SignBank Menus in Chinese, Japanese, Arabic...
Sutton at SIGNWRITING.ORG
Mon Sep 9 16:40:31 UTC 2002
September 9, 2002
Hello Wayne and Everyone -
Thanks for this offer. It will be great to have SignBank Menus in
Chinese. You are correct about the problem of ASCII characters. My
computer is not setup to read Chinese, nor are most western operating
In the case of Chinese, Japanese, Arabic and other written forms that
do not use the Roman Alphabet, I suggest that I create SignBank Menus
that are "graphics" and not "text". That way, we are not dependent on
people's operating systems.
It would be best for me, if you could send the Chinese to me as
graphics files...like a JPEG or a GIF...and attach that to an email
message...You do not need to do many graphics files, but perhaps one
or two that include many lines of translation. Then I can "capture"
the individual diagrams from those JPEGs, and create the SignBank
Menus that way...
And there is no rush. Let's edit the Roman Alphabet translations
first. Thanks so much again for the offer....and I do hope to include
Chinese, Japanese and Arabic later...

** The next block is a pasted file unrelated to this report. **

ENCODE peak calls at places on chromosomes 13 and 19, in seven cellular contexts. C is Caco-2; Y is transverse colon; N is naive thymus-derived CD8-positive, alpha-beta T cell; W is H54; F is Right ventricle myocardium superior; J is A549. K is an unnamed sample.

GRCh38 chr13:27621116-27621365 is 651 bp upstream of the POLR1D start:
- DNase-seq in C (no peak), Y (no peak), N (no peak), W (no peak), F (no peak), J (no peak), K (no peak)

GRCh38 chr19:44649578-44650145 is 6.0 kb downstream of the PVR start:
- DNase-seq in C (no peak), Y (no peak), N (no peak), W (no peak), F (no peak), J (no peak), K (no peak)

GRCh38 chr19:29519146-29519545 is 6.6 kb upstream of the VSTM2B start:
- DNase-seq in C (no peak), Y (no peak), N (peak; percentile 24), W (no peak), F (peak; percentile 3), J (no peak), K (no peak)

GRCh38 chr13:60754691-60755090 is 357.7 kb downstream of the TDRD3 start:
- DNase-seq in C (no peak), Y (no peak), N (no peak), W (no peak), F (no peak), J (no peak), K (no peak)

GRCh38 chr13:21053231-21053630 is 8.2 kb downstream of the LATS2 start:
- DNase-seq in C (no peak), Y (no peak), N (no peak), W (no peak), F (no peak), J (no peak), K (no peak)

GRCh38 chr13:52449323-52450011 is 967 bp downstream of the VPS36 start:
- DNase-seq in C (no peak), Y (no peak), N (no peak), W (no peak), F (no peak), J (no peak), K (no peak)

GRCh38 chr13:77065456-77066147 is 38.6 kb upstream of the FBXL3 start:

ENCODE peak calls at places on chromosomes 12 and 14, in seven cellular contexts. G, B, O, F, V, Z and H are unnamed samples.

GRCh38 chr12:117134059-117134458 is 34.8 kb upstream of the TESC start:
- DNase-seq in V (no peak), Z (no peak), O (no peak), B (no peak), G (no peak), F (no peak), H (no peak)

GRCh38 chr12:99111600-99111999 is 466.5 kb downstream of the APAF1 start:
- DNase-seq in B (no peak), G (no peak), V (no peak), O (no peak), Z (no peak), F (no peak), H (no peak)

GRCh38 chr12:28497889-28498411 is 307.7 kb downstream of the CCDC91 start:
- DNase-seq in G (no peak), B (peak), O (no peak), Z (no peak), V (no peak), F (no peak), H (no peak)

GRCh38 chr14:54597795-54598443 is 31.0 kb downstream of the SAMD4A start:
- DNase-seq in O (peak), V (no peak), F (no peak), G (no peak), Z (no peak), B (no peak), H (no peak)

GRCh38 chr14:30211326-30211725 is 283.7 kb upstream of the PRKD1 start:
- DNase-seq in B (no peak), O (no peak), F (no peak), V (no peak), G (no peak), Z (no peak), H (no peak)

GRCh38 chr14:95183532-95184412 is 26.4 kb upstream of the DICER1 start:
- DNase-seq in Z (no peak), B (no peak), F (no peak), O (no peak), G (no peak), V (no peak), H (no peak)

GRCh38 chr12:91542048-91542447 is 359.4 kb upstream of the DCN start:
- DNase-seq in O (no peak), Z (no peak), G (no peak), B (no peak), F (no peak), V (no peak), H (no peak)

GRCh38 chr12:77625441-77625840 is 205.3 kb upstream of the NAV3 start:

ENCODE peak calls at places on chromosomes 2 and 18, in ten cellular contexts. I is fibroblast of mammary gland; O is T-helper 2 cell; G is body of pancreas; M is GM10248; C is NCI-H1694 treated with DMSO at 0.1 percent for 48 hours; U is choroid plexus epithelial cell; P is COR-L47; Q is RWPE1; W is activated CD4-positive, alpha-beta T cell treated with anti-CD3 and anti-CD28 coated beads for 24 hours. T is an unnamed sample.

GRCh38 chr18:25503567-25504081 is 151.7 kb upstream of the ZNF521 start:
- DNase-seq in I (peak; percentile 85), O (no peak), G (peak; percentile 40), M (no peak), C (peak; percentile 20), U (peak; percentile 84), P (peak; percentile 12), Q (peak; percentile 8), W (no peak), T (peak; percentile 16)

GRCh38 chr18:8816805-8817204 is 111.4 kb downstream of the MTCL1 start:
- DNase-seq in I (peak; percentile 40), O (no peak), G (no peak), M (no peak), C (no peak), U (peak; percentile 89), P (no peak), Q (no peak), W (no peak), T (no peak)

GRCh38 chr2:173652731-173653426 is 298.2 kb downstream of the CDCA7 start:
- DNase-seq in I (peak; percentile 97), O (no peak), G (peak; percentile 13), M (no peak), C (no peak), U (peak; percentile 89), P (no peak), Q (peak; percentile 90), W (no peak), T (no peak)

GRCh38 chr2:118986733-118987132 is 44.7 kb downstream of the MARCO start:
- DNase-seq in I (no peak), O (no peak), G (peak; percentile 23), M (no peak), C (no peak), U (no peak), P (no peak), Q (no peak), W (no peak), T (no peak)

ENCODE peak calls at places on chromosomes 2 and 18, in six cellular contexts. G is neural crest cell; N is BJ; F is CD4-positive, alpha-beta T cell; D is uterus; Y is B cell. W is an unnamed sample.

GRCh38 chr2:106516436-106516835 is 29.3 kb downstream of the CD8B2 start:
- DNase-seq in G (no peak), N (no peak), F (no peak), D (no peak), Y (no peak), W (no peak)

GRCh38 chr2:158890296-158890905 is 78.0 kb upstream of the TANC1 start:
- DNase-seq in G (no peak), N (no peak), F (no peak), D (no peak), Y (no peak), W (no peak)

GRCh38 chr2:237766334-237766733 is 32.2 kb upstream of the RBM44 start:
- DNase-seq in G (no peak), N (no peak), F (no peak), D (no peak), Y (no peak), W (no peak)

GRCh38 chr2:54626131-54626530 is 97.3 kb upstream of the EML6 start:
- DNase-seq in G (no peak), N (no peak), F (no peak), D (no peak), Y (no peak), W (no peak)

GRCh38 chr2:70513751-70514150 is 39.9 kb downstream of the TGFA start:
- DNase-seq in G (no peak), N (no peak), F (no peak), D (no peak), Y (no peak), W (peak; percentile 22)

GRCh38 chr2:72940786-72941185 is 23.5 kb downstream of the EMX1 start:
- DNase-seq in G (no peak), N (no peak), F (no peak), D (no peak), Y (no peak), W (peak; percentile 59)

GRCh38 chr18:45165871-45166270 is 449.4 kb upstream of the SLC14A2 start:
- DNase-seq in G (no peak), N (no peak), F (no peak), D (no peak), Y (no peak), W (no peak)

>Hello List and especially Valerie -
> I'm more than willing to do the Chinese translations, but I'll need a
>lot more than the extended ASCII characters and their accompanying dots and
>squiggles. Valerie, how would you like me to do this? I can type in
>Chinese characters from here, but I don't have Adobe Acrobat so can produce
>...pdf files. Should I fax them to you?
> - Wayne
>Dr. Wayne H. Smith, Director
>Learning Unlimited Language School
>5 Jellison Ridge Rd.
>Surry, ME 04684-3340
>E-Mail: wayne at mrlanguage.com
>----- Original Message -----
>From: "Charles Butler" <chazzer3332000 at YAHOO.COM>
>To: <SW-L at ADMIN.HUMBERC.ON.CA>
>Sent: Monday, September 09, 2002 10:33 AM
>Subject: Re: Need SignBank Menu Translations; from Colombia
>> Hello All,
>> We will need to make sure that the Sign Bank menus
>> have the extended ASCII set of Roman characters, as
>> several of the languages have accents, tildes,
>> circumflexes, points, and cedillas that do not, or
>> only rarely, appear in American English.
>> This listing is fascinating.
>> Charles Butler
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